Class Administration



Ever wondered what the difference is between Archiving a course and Exporting a course? The options appear in your Control Panel. Here's an explanation:


  • Creates a permanent record of a course including all the content and user interactions (including student lists and grade information).
  • Is not useful when trying to create a package of content to be used at a later time. Exporting would be the better option.
  • Archiving is a way of backing up the entire course. The zip file that is created contains not only content but also all user information, including grades and even assessment attempt details. You would use the Restore Course function to bring the archive back into Blackboard and into a new course shell. Cool thing: Even if a user or users in the archived course have been deleted from the server, the restoration would re-create the user(s) in the database and show his/her work in the restored class.


  • Export is a good way of moving materials from one course to another. You would use the Import Package function to migrate the exported file into another course.
  • Creates a package of the course content.
  • Does not include any user interactions with the course - it only includes the course content.
  • Does not include student lists and grade information.

At a minimum, you should Archive or Export at the end of every course to ensure that you maintain a resident backup. Store that file on your H drive. You never know when we may need it!

Submitted by Dr. Rob Gibson, Friends University

Adding a New Menu Option

To add a new menu (sidebar) option to your course, follow these simple steps:

  1. Access the course Control Panel.
  2. Click Manage Course Menu.
  3. Add either a new Content option (for documents, etc.); a new Tool (such as e-mail; discussion board, etc.); a Course Link (a sidebar link that connects to another area of the course); or a new External Link (external web site).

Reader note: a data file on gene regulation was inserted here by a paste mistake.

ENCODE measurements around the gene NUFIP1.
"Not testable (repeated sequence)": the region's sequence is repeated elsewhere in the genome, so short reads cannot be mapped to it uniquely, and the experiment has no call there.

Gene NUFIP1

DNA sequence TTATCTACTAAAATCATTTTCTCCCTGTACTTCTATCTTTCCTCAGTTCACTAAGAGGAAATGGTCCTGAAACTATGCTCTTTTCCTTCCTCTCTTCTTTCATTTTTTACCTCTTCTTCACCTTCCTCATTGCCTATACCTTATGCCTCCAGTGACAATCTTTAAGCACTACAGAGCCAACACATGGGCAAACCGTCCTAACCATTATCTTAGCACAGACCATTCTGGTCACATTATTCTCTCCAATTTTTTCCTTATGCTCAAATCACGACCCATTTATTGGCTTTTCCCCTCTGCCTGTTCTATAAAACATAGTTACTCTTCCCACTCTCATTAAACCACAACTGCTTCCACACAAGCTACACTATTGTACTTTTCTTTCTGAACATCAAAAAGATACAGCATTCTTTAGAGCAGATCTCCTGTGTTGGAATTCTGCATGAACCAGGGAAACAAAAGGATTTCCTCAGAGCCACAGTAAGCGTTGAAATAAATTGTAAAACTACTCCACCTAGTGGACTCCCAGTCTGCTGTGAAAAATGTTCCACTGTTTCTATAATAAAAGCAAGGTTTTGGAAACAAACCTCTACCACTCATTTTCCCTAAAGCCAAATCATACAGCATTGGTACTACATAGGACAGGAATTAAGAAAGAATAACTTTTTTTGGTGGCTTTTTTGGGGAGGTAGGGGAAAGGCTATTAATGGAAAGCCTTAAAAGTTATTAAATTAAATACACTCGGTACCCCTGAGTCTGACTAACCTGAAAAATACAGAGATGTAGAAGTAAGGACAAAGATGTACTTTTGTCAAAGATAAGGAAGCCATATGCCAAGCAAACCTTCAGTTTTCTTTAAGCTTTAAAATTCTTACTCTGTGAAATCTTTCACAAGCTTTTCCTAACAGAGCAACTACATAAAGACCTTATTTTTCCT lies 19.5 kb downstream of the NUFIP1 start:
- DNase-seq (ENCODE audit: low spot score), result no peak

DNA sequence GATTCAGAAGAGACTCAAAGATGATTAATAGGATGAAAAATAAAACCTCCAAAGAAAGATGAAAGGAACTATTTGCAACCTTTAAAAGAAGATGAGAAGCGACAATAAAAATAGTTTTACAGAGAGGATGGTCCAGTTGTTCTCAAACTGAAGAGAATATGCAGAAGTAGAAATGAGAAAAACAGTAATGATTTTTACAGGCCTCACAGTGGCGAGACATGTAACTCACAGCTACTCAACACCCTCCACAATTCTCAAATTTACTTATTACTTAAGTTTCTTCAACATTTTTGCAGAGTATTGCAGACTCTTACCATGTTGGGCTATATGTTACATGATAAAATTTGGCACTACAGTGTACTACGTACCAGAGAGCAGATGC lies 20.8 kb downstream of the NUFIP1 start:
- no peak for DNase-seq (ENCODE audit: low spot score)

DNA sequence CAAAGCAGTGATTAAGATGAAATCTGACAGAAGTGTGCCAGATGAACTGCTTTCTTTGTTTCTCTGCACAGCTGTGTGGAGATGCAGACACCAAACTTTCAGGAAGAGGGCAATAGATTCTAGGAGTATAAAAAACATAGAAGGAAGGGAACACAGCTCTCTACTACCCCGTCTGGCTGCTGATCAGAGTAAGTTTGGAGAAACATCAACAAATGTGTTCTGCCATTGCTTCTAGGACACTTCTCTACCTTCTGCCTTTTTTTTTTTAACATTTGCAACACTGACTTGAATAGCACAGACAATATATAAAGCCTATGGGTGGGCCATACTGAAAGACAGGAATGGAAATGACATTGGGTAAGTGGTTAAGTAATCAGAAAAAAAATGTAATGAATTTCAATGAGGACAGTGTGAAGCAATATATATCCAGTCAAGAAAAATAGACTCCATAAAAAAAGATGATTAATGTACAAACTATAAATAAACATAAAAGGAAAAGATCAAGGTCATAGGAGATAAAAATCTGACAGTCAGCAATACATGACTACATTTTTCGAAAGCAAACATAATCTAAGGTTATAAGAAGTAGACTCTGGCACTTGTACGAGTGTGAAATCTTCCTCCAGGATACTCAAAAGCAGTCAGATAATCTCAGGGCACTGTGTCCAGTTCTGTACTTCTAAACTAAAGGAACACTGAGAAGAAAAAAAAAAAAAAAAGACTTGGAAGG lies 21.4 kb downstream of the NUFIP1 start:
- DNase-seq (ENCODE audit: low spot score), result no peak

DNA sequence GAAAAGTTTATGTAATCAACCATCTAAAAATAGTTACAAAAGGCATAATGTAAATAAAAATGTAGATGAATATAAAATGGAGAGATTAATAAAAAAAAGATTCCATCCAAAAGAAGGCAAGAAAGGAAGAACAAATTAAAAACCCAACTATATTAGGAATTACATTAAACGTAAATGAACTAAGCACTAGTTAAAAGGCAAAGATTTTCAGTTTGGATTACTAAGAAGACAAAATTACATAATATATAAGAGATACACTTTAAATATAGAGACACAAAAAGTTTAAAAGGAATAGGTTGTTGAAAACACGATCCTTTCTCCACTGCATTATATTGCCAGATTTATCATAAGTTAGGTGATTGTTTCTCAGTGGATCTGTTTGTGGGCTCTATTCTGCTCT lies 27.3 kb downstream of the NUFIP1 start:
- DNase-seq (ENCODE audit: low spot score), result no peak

4. Compose the name of the sidebar option or choose one of Blackboard's pre-defined names.
  5. Choose your availability options (Guest access, etc.).
  6. Submit.
  7. Optional: Modify/remove the option at any time by returning to the Manage Course Menu and clicking the Modify or Remove button for the item; re-arrange the item in the menu order by selecting a new drop-down number. By default, the new object appears at the bottom of the menu.

Submitted by Dr. Rob Gibson, Friends University

Menu Modification

If you know a little HTML (Hypertext Markup Language), the sidebar menu options can be "jazzed-up" a little. For instance, it's easy to add bold, italics, even a specific font or font color to the menu options. HTML requires text to be wrapped in tags. Bold would be denoted as <b>BOLD</a>, Italic as <i>Italic</i>and a specific font face as <font  face ="Verdana" size ="2" color = "blue">Font Face</font>. Using this convention, access the Control Panel > Manage Course Menu > Modify > add the HTML syntax tags around the menu option wording and submit. If coded correctly, your menu option will assume the HTML syntax you apply. Make certain you code correctly, however, or strange results may appear. There are many web sites that illustrate HTML coding.

Submitted by Dr. Rob Gibson, Friends University

Track the Students' Blackboard Activity

In addition to Course Statistics, a new feature called the Performance Dashboard (available under the Control Panel > Assessment) includes a column that tracks the last time each student logged into Blackboard. ("Days since Last Login")  If a student is struggling in the course, you can easily see if they have attempted to access the course material.

The Adaptive Release column in the Performance Dashboard corresponds to an individual item in the course. For instance, you can establish that each student must review the syllabus or take a syllabus quiz before the Course Content items become available. Establishment of these criteria is accomplished using the "Manage" button that appears adjacent each item you add to the course. There are both simple criteria and advanced criteria release options. More information on establishing these criteria to follow in future tips of the week.

Submitted by Dr. Rob Gibson, Friends University